DB: You’ve spent a great deal of time traveling, starting off from Toronto to Montreal, on tours with various bands, and on your own across the country. Travelling has always been a part of a musician’s life. But, what was it that pushed you out of your door initially?
CC: I’ve always pushed myself out the door. I’m the antsiest person I know and if I sit still for too long, I wilt. Initially I was playing mostly in Toronto and Montreal but I quickly began to network with other musicians across the country and from there it was a giant web of new connections and new opportunities.
My first tour was out east to the Maritimes with my friends Steve Tchir and Ben Spencer, four years ago. I met people on that tour who are now some of my best friends. I love the spontaneity of touring, and the nonstop excitement and newness of it all. I always miss home, but I find that the road is often a natural place for me. I get into the rhythm of it. In the end, though, it’s always the people who make it worthwhile – friends, bandmates, family, loves.
DB: The words “jazz” and “drumming” aren’t immediately evoked when I hear this tune. But, that is where you started as a music student. How do these influences affect the way you approach crafting a melody?
CC: Jazz is an interesting word for me. I love a lot of jazz music. I studied jazz, I play jazz, but it’s a wide genre that encompasses a lot of stuff. There are certainly elements of jazz that transfer into all music I do – harmony stuff, chord experimentation, groove. Melody-wise, I am free of education. I hear only what pops into my head, and that can come from anywhere.
Drumming, on the other hand, is universal. I love the drums. I play drums when I’m playing guitar or piano, or just singing – they’re always in my head. Rhythm and feel come across strongly in all of my songs, and I think “Construction…” is a good example. There’s a syncopated groove underneath the verses and then it kind of explodes into a straight-up chorus line and then back. You can do so much cool stuff with rhythm.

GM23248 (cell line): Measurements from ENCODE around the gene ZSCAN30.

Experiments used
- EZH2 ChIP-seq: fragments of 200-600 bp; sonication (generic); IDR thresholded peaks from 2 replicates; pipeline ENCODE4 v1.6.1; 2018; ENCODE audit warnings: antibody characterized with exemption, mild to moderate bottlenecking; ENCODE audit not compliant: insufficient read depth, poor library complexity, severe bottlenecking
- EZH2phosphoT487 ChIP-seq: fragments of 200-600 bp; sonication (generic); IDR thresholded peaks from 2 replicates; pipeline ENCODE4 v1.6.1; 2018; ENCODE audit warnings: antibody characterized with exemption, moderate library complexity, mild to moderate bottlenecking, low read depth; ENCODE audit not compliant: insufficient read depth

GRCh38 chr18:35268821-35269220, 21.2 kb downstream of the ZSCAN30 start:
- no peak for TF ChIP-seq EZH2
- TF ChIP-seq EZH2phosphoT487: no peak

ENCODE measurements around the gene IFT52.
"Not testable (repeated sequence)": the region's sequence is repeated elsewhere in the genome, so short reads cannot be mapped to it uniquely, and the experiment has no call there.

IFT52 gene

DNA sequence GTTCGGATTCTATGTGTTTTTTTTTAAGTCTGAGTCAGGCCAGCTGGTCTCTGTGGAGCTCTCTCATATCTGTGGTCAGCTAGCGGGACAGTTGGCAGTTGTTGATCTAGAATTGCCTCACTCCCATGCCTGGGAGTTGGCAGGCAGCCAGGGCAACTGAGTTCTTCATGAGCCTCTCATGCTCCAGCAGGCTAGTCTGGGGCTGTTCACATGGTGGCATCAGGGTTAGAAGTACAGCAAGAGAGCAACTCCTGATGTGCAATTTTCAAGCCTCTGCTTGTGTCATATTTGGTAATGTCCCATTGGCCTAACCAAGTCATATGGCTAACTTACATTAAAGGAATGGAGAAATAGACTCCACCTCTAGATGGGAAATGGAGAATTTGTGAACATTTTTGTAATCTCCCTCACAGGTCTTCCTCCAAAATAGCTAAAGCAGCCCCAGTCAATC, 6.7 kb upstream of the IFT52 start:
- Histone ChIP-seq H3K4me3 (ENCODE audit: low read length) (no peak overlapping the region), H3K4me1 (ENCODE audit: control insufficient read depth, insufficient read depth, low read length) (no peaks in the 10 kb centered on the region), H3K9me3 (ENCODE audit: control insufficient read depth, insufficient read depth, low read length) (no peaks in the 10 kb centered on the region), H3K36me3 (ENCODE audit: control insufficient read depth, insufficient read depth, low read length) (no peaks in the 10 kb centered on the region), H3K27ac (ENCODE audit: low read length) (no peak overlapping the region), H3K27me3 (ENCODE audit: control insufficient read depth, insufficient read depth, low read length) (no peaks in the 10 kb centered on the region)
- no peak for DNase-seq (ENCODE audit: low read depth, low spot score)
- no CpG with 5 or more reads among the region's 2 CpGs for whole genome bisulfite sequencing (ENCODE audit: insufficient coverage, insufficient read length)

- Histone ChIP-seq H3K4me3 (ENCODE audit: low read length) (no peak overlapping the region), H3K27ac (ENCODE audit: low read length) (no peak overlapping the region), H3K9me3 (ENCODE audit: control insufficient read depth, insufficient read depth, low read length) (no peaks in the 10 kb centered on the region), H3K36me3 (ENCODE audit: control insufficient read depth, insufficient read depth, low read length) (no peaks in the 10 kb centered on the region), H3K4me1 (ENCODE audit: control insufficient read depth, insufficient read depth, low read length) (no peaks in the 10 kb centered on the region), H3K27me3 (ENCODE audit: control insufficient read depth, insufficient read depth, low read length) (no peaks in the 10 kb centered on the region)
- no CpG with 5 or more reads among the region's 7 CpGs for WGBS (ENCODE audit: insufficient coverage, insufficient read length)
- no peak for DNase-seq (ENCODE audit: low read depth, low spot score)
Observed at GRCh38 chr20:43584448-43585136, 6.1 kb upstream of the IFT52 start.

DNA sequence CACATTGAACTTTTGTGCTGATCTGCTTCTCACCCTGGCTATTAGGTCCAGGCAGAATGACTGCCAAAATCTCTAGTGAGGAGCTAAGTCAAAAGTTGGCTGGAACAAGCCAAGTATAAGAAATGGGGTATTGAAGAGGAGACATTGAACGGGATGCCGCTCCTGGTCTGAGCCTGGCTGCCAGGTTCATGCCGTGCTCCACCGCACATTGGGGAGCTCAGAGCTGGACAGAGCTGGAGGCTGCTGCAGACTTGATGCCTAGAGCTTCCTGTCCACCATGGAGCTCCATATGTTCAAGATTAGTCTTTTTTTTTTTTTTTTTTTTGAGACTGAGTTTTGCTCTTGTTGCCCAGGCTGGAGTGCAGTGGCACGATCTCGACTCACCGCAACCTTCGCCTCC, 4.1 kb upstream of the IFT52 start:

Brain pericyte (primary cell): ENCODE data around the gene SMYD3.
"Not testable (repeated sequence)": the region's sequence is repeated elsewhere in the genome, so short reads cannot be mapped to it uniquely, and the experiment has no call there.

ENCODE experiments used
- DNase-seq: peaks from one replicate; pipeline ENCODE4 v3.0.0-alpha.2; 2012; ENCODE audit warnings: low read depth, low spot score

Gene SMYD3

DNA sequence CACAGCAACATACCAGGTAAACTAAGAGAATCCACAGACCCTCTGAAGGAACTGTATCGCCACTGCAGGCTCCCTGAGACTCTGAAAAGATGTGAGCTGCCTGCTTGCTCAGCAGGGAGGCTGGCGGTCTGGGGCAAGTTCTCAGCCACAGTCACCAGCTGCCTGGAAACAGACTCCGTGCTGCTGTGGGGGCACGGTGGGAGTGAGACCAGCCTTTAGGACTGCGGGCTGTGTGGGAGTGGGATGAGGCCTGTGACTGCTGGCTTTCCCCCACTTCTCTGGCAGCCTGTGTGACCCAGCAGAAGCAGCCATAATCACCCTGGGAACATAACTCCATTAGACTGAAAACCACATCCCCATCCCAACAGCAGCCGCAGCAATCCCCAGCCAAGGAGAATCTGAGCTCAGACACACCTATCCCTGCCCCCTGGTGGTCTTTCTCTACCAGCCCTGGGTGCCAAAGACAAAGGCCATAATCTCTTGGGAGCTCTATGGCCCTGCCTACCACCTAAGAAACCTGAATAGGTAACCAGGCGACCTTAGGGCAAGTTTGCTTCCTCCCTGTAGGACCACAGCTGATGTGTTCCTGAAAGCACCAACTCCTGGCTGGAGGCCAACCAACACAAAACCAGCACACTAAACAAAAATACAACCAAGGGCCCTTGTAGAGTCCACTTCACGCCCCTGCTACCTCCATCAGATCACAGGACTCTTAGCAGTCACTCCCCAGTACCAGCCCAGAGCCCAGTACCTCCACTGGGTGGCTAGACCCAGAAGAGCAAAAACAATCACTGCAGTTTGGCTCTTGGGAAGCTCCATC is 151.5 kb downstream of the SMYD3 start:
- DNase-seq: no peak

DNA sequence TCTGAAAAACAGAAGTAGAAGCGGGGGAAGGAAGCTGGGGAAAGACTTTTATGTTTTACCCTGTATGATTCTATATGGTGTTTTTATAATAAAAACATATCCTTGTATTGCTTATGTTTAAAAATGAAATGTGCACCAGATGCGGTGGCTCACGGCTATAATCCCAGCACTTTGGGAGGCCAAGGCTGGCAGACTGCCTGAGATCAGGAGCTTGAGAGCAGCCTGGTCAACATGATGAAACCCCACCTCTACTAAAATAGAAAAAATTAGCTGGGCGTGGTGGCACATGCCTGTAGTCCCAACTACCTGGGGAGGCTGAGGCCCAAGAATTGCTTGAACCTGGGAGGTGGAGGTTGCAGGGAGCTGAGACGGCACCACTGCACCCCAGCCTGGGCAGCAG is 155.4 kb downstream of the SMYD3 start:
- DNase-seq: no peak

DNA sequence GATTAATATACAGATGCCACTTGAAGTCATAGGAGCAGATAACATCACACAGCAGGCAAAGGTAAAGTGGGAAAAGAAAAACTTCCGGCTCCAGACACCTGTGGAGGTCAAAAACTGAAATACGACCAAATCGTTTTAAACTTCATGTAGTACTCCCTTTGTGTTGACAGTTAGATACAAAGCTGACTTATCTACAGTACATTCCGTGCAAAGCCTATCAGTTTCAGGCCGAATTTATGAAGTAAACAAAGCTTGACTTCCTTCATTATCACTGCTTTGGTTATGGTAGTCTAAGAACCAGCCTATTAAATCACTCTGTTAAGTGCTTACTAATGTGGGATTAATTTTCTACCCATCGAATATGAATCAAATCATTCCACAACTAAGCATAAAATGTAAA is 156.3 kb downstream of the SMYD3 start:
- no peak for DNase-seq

DB: You’re clearly a dedicated solo performer, but you’ve also played various roles in various bands too (the Bent Elephant, Takk). How does this multi-disciplinary approach affect your identity as a developing artist?
CC: I love playing music and I love playing different styles and instruments. Variety and versatility are assets to any musician. I’ve had the privilege of playing with a lot of great bands in many different genres and I can safely say that everything I’ve done has contributed to the progression and development of the music that I write and play, and of course to my development as a musician.
Being a drummer is great for touring, too. Often I double up with bands on tour and play drums with them, or play on my friends’ records. My own music is clearly a priority for me, but so is playing with other acts. Music is music, after all.
“There are certainly elements of jazz that transfer into all music I do – harmony stuff, chord experimentation, groove. Melody-wise, I am free of education. I hear only what pops into my head, and that can come from anywhere.”